In 1939, at the outset of World War II, former British Prime Minister Winston Churchill famously described Russia’s intentions as “a riddle, wrapped in a mystery, inside an enigma.” Thomas Myers, CEO and President of the China Trade Institute, said that quote aptly describes doing business in China as well.
The first step in unraveling that riddle for many businesses is due diligence, the necessary investigative process for mitigating the risk of fraud and corruption. For the June 30 event “Using Due Diligence to Increase Financial Transparency,” Myers was joined by Mike McCourt, Senior Manager for Control Risks, Bo Yue, Compliance Counsel at Steptoe & Johnson LLP, and Juliana Ma (pictured), Senior Investigator for the Mintz Group. Each panelist had a unique area of expertise, and other due diligence professionals in attendance also offered their opinions and addressed specific questions about issues they were facing in their businesses.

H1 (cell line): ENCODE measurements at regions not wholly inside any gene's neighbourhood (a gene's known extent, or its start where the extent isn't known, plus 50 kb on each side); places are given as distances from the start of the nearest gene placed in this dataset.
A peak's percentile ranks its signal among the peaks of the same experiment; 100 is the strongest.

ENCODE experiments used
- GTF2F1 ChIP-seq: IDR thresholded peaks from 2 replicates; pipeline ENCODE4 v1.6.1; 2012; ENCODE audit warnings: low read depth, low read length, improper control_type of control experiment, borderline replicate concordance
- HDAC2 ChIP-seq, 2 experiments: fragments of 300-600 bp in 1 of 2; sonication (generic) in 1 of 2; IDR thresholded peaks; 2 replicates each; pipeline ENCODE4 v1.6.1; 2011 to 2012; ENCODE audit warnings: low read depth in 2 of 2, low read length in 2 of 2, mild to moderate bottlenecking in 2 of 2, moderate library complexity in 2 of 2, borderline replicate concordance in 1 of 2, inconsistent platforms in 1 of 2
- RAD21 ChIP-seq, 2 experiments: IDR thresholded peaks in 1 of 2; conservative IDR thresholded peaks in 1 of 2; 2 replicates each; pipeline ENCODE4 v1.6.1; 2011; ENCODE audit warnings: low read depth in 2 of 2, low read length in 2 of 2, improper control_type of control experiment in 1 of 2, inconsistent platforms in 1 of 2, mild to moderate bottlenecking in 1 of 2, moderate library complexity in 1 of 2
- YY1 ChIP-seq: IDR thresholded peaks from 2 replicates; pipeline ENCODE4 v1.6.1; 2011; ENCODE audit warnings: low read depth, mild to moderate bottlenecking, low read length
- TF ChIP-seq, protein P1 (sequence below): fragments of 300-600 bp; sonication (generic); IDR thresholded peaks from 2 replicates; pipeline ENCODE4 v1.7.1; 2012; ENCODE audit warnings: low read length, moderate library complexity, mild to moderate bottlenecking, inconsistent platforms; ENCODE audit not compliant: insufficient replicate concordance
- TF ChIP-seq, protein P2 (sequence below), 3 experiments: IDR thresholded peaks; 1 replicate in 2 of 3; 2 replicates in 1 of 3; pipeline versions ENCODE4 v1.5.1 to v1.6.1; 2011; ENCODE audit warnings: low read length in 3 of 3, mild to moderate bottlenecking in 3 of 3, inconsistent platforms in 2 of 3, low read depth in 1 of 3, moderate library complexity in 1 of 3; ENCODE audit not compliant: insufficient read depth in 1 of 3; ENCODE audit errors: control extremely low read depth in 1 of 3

Inadequate due diligence can have ruinous costs, including bankruptcy and jail time. Where effective due diligence is impossible, walking away from lucrative deals may be necessary to avoid risk. The speakers pointed out that this often occurs because Chinese partners are hesitant to fully cooperate in due diligence. Thus, it's important to communicate that due diligence is in the best interests of all parties.
At the same time, there is such a thing as being too thorough. For example, it is possible to break data privacy laws by sending sensitive information out of the country. As the panelists made clear, conducting due diligence in a manner that minimizes risk, rather than creates it, requires a coordinated effort from all of the parties involved as well as the expertise of investigators in the field.
Kevin Harris is a Communications Intern at AmCham China.